Five Republican presidential candidates debated each other on Wednesday night. Once again, the winner was the guy who skipped the debate. The opening question was why these candidates—and not Donald Trump—should be the nominee, and it’s hard to imagine any of their answers landing with Republican primary voters committed to Trump.
Florida Gov. Ron DeSantis’ campaign had teased a major attack on Trump, but it predictably fizzled. Responding to the opening question, DeSantis argued that Trump is a “different guy than he was in 2016,” and that while Trump had promised “winning,” he had delivered “losing.” DeSantis didn’t sustain even that mild attack through the debate, though, and with Trump continuing to hold a dominant lead in polls, a kind of okay answer to one question about him is not enough to make the case either against Trump or for DeSantis.
The underwhelming responses to the Trump question reflected the underwhelming nature of the debate as a whole. None of these candidates appear to have a serious shot—former U.N. Ambassador Nikki Haley was trying to show anti-Trump Republican billionaires that she was a worthy investment for one last-ditch effort to dethrone him, but she’s still nearly 50 percentage points behind in 538’s national polling average and 30 points behind in early-voting states, including South Carolina, where she was once governor.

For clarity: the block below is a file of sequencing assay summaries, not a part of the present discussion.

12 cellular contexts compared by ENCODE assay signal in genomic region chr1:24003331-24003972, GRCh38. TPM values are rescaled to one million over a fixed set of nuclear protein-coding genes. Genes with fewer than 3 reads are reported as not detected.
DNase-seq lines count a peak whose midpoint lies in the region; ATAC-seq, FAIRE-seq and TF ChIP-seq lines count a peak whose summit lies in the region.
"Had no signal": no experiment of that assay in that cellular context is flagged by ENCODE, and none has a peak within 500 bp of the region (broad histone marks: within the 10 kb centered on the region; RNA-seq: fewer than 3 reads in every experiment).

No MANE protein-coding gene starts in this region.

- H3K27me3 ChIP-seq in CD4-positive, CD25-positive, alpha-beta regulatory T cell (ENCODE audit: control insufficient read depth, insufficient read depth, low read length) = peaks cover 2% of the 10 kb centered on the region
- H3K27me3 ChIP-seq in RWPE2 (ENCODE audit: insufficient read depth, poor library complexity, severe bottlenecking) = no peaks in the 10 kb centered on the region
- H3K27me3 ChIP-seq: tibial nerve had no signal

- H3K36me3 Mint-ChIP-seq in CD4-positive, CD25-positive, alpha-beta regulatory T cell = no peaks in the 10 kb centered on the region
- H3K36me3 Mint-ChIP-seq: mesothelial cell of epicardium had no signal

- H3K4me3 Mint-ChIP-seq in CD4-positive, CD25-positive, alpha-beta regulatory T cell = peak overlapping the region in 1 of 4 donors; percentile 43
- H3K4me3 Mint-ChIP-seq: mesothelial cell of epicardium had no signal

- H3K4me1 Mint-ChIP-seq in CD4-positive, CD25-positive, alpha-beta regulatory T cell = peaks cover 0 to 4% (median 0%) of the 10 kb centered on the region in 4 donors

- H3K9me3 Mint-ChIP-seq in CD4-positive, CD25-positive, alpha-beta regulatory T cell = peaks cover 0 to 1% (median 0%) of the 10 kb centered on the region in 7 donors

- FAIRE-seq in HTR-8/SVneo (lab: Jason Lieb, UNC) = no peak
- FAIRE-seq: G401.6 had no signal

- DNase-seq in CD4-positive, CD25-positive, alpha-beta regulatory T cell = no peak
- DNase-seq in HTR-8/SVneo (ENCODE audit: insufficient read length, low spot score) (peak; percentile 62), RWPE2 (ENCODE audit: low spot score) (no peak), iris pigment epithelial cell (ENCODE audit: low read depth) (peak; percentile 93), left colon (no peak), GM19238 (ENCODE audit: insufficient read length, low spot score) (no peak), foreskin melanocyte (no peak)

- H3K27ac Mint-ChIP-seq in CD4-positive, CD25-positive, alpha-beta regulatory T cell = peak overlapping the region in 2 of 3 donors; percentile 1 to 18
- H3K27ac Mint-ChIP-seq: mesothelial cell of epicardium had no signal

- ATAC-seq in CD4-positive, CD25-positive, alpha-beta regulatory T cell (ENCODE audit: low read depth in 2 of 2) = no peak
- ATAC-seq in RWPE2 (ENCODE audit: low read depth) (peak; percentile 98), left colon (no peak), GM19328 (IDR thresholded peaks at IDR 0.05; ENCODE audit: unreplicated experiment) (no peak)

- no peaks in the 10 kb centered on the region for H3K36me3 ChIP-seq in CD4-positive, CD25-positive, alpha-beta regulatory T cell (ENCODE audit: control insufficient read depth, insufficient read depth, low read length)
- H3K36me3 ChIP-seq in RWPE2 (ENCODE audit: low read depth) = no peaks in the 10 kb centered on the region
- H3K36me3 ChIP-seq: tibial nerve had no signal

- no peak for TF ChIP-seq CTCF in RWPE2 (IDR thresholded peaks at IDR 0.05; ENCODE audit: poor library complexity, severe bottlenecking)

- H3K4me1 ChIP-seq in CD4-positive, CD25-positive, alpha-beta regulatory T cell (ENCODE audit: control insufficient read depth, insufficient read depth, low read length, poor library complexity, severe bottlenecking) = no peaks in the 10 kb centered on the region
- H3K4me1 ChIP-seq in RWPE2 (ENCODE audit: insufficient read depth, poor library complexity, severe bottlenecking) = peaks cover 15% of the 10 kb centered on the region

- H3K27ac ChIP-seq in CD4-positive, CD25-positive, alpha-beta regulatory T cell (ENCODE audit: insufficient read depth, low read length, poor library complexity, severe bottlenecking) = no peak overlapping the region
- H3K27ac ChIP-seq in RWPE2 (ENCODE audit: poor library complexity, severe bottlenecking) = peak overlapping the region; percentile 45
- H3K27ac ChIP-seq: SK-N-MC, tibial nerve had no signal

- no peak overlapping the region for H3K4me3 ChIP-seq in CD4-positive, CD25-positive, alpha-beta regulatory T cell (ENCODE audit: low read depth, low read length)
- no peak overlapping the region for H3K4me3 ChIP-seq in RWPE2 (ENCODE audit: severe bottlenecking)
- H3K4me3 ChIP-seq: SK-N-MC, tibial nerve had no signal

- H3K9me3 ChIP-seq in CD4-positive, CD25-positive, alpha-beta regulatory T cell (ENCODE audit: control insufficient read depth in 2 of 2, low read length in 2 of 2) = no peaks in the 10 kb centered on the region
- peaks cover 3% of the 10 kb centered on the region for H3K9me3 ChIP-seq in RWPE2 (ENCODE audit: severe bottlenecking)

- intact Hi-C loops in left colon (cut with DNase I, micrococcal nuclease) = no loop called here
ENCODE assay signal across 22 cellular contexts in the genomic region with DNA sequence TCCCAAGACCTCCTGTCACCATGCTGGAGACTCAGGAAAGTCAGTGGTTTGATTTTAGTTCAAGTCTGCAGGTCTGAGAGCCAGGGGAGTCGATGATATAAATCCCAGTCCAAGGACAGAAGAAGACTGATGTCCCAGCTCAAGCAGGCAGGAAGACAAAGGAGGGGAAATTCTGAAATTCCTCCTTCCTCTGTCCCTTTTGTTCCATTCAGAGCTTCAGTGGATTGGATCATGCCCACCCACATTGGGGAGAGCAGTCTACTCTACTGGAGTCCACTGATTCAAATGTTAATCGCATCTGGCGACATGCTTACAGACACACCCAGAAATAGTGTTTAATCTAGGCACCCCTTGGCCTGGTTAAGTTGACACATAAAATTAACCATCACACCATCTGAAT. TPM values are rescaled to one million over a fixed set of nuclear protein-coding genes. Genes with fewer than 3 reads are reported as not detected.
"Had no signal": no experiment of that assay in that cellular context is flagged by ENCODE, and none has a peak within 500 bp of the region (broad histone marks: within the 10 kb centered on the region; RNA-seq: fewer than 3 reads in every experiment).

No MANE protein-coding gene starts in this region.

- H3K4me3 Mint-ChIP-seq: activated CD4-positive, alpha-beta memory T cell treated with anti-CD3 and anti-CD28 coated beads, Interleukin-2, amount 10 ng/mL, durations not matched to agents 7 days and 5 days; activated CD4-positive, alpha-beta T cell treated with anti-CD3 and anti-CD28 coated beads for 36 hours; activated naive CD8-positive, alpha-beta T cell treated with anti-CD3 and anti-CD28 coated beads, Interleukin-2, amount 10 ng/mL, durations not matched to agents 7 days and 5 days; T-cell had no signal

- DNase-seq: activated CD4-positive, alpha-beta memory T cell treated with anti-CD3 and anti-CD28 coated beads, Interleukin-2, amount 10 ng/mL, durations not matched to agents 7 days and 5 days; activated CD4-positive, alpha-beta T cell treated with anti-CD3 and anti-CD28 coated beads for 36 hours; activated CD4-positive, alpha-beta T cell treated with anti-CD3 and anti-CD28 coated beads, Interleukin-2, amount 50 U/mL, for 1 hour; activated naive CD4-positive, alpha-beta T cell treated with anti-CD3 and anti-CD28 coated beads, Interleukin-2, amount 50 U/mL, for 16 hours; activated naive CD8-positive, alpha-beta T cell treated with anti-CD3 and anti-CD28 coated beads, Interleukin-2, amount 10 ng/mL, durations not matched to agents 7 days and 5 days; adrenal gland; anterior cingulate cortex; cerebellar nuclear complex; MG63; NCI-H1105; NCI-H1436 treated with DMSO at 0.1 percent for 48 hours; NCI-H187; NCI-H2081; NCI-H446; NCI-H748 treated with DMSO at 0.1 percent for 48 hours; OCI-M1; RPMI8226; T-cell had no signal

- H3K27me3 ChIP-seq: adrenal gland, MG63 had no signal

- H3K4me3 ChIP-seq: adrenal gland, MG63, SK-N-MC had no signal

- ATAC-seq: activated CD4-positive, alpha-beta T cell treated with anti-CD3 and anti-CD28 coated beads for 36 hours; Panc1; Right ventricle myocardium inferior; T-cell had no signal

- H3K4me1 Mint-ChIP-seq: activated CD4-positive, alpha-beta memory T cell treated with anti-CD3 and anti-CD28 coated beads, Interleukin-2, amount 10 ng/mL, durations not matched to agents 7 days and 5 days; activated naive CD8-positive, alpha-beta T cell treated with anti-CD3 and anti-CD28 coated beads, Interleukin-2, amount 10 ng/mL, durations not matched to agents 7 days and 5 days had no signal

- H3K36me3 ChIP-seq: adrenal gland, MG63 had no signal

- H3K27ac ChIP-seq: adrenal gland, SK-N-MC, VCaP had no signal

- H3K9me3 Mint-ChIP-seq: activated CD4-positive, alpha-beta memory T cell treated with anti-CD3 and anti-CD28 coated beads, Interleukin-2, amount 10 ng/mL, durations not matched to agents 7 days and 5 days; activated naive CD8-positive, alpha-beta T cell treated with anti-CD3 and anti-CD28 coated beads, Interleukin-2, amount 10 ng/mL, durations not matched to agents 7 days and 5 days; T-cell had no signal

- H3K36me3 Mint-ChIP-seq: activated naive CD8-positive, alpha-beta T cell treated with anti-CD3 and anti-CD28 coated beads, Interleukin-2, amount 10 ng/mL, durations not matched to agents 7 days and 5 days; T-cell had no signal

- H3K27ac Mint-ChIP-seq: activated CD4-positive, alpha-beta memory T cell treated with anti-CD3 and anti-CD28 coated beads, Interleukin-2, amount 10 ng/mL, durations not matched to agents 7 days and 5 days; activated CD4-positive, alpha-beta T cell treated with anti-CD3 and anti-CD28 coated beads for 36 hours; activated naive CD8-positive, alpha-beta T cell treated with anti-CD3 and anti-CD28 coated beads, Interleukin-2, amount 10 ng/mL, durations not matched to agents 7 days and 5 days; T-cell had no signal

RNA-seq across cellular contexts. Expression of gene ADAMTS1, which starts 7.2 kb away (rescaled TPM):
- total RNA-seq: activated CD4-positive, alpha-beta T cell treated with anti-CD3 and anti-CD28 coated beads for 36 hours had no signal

What happened in the debate? They talked substance, often inaccurately. They tried to appear not-too-extreme on abortion without ceding too much ground with the Republican base. They competed for who could look most hawkish on the Israel-Hamas war, and they squabbled about Ukraine, with Vivek Ramaswamy attacking Ukrainian President Volodymyr Zelenskyy. But it’s hard to feel that any of it matters much because while the range of views on the stage is damning when it comes to the Republican Party as a whole, these are not the people who will set the party’s agenda for 2024.
Of the five candidates on the stage, DeSantis came into the primary hot and has been cooling ever since. Haley’s big momentum still leaves her under 10% in the national polling average. Ramaswamy has outperformed the Some Dude expectations he entered the primary with, but his ceiling appears to be low, with him polling at only around 5% nationally. And then, as NPR devastatingly put it, “Also on stage were South Carolina Sen. Tim Scott and former New Jersey Gov. Chris Christie.”
Sure, there were amusing moments, such as when Haley’s sheer loathing of Ramaswamy again came through:
But in the end, DeSantis’ alien-wearing-a-man-suit final expression kind of sums up the whole event:
It’s awkward and creepy and there are no winners here.
The band is back together, and it is a glorious day as Markos and Kerry’s hot takes over the past year came true—again! Republicans continue to lose at the ballot box and we are here for it!